On the impact of early non-pharmaceutical interventions as containment strategies against the COVID-19 pandemic
Hernandez, Andres et al.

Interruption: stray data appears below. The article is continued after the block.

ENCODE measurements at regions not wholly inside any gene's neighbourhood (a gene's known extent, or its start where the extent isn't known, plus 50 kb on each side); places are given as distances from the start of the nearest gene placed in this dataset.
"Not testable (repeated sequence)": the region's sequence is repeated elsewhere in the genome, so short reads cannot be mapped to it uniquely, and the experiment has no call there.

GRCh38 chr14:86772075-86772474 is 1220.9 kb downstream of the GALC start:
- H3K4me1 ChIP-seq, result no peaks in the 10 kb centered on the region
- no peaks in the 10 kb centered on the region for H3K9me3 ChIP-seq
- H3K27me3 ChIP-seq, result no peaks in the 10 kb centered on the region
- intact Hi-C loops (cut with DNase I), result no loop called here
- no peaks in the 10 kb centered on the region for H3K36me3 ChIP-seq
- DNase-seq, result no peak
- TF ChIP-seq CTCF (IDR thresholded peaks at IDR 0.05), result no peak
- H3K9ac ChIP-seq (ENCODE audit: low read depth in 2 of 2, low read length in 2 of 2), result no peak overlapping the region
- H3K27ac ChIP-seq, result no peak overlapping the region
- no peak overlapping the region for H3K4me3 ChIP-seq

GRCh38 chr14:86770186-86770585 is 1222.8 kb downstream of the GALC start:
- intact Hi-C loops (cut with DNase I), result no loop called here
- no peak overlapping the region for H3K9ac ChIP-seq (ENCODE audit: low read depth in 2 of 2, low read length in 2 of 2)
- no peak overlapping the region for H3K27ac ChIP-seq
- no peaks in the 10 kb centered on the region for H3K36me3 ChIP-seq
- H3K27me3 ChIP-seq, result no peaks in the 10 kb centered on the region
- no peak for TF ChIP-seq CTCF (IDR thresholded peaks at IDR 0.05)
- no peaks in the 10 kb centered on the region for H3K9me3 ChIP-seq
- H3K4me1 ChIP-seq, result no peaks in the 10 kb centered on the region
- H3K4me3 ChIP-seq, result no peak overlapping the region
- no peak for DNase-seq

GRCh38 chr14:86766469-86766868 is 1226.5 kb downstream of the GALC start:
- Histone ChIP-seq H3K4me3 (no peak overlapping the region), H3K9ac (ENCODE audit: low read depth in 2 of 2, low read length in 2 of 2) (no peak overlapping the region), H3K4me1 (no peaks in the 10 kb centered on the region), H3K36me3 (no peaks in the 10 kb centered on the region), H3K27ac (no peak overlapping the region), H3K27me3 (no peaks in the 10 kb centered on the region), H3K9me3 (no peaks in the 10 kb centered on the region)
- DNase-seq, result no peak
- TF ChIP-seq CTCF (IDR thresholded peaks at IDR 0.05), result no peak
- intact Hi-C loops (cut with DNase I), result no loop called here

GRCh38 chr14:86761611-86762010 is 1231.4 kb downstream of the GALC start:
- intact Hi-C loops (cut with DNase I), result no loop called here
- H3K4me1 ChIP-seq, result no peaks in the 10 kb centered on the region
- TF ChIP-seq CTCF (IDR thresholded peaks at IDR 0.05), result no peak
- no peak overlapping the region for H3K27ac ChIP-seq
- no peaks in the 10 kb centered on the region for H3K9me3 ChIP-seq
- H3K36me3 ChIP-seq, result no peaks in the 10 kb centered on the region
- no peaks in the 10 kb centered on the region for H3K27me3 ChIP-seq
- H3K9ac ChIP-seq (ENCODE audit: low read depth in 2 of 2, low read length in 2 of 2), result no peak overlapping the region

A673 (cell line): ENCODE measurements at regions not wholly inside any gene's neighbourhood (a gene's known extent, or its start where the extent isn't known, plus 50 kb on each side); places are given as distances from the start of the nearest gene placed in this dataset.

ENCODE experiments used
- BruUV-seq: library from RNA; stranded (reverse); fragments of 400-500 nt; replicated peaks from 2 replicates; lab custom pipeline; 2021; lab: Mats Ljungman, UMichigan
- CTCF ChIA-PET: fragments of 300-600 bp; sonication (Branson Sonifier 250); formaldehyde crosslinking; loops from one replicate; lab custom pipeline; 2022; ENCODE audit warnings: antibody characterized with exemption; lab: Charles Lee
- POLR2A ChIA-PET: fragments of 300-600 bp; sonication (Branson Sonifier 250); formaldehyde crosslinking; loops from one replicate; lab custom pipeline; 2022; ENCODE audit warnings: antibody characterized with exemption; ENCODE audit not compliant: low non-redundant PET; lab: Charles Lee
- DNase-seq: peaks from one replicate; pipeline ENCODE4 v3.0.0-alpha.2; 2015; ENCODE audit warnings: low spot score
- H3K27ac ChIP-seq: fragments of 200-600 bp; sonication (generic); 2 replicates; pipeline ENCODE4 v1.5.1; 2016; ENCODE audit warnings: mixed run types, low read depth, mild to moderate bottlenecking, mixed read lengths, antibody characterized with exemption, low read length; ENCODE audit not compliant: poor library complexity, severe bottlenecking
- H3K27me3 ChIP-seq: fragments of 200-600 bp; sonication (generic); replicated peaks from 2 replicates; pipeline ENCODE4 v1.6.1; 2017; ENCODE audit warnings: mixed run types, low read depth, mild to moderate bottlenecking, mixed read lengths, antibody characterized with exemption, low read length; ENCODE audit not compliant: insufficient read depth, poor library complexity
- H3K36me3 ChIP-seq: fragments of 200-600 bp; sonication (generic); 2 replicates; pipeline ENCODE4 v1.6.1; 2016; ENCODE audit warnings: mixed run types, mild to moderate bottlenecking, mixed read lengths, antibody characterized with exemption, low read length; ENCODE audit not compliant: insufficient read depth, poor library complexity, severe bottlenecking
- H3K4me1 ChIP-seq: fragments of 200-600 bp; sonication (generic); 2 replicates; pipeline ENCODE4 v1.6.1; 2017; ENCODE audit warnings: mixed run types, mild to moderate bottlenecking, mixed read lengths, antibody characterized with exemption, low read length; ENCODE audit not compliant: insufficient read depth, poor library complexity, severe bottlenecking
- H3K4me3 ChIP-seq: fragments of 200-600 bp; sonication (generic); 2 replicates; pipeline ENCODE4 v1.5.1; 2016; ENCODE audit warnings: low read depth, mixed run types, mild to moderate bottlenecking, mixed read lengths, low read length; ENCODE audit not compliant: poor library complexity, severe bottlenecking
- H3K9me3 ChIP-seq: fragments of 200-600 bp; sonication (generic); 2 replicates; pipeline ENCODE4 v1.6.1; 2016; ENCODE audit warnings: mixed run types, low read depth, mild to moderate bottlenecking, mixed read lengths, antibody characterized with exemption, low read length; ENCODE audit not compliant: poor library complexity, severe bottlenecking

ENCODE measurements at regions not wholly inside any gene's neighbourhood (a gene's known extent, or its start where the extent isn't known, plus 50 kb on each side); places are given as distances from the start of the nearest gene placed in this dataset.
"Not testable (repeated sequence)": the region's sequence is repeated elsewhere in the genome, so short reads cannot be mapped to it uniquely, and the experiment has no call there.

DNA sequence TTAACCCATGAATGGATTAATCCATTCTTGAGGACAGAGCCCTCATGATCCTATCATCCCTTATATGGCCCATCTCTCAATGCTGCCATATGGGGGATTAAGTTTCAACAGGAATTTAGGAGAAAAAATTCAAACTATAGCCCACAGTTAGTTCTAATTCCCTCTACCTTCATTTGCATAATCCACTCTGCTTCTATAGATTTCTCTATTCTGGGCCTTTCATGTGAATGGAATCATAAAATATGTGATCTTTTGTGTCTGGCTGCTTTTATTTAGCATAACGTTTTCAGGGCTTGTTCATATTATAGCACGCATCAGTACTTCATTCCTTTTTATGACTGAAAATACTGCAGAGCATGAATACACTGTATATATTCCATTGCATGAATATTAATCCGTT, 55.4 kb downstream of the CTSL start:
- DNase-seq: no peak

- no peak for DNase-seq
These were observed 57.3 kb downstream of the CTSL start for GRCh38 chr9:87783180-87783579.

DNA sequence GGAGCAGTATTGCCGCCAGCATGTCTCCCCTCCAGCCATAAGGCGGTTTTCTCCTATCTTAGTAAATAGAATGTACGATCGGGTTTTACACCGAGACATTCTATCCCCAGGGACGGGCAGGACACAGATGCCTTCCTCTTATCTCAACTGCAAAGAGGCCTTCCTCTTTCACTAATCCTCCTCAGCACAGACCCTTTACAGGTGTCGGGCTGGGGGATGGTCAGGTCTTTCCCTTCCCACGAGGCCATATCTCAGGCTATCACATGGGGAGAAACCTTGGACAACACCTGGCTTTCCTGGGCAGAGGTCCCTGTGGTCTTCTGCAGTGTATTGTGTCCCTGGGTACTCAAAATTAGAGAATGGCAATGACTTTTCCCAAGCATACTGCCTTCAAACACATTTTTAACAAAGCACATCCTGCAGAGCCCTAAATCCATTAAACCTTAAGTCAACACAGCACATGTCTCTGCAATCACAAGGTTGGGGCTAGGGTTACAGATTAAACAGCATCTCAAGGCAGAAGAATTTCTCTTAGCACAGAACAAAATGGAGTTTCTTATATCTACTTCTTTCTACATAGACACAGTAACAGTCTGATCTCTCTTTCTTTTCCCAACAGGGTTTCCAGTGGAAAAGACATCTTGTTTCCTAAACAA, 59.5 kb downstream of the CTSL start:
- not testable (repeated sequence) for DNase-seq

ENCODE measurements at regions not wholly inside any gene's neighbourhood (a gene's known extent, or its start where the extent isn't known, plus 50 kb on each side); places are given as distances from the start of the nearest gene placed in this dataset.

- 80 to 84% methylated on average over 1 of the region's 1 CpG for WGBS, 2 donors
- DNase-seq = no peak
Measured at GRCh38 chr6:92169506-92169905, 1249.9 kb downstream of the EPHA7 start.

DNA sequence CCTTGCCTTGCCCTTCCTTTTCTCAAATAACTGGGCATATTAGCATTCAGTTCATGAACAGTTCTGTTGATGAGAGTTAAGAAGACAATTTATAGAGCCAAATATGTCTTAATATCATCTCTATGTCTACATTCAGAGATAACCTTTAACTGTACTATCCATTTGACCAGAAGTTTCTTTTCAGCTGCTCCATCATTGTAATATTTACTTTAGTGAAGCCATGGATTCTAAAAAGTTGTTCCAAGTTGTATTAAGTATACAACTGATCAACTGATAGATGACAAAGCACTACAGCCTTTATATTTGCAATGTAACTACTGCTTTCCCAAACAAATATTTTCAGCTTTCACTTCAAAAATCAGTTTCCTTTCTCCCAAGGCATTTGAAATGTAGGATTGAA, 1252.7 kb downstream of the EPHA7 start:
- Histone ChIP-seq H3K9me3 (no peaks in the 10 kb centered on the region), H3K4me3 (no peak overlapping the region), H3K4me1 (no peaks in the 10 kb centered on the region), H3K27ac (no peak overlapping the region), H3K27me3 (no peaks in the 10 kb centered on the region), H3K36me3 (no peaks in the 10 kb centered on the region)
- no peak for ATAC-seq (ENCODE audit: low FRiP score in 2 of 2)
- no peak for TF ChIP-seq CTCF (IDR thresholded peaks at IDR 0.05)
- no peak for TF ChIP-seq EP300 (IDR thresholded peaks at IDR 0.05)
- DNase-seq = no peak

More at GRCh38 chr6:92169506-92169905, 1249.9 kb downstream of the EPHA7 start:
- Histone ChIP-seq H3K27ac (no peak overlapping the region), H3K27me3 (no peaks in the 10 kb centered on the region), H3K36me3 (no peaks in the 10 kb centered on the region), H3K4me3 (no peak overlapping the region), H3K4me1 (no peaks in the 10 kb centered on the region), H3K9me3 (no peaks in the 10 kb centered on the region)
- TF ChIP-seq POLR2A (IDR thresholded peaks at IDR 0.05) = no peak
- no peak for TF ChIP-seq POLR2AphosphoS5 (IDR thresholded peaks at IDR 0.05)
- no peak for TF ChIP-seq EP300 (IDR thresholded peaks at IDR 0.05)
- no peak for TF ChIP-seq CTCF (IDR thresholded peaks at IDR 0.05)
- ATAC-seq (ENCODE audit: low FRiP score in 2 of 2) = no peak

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Background The novel coronavirus SARS-CoV-2 (COVID-19) emerged in December 2019 in Wuhan, China and has spread since then to around 210 countries and territories by April 2020. Consequently, countries have adopted physical distance measures in an attempt to mitigate the uncontrolled spread of the virus. A critical question for policymakers to inform evidence-based practice is if and how physical distance measures slowed the propagation of COVID-19 in the early phase of the pandemic. Methods This study aims to quantify the effects of physical distance mitigation measures on the propagation of the COVID-19 pandemic. Data from John Hopkins University on confirmed cases and testing data from the Our World in Data were used in an interrupted time series analysis to estimate the effects of physical distance measures on the growth rates of the pandemic in 12 countries of Asia, Africa, and Europe. Findings We found that physical distance measures produced a significant decrease in the growth rates of the COVID-19 pandemic in five countries (Austria, Belgium, Italy, Malaysia, and South Korea). The test-positivity rate was significant in understanding the slowing growth rate of COVID-19 cases caused by the mitigation measures, as it provides important context that is missing from analysis based only on confirmed case data. Interpretation Physical distance interventions effectively slowed the progression of the COVID-19 pandemic. The results of this study could inform infectious disease mitigation policies based on physical distance measures by quantifying the differential health outcomes of a pandemic with and without physical distance interventions.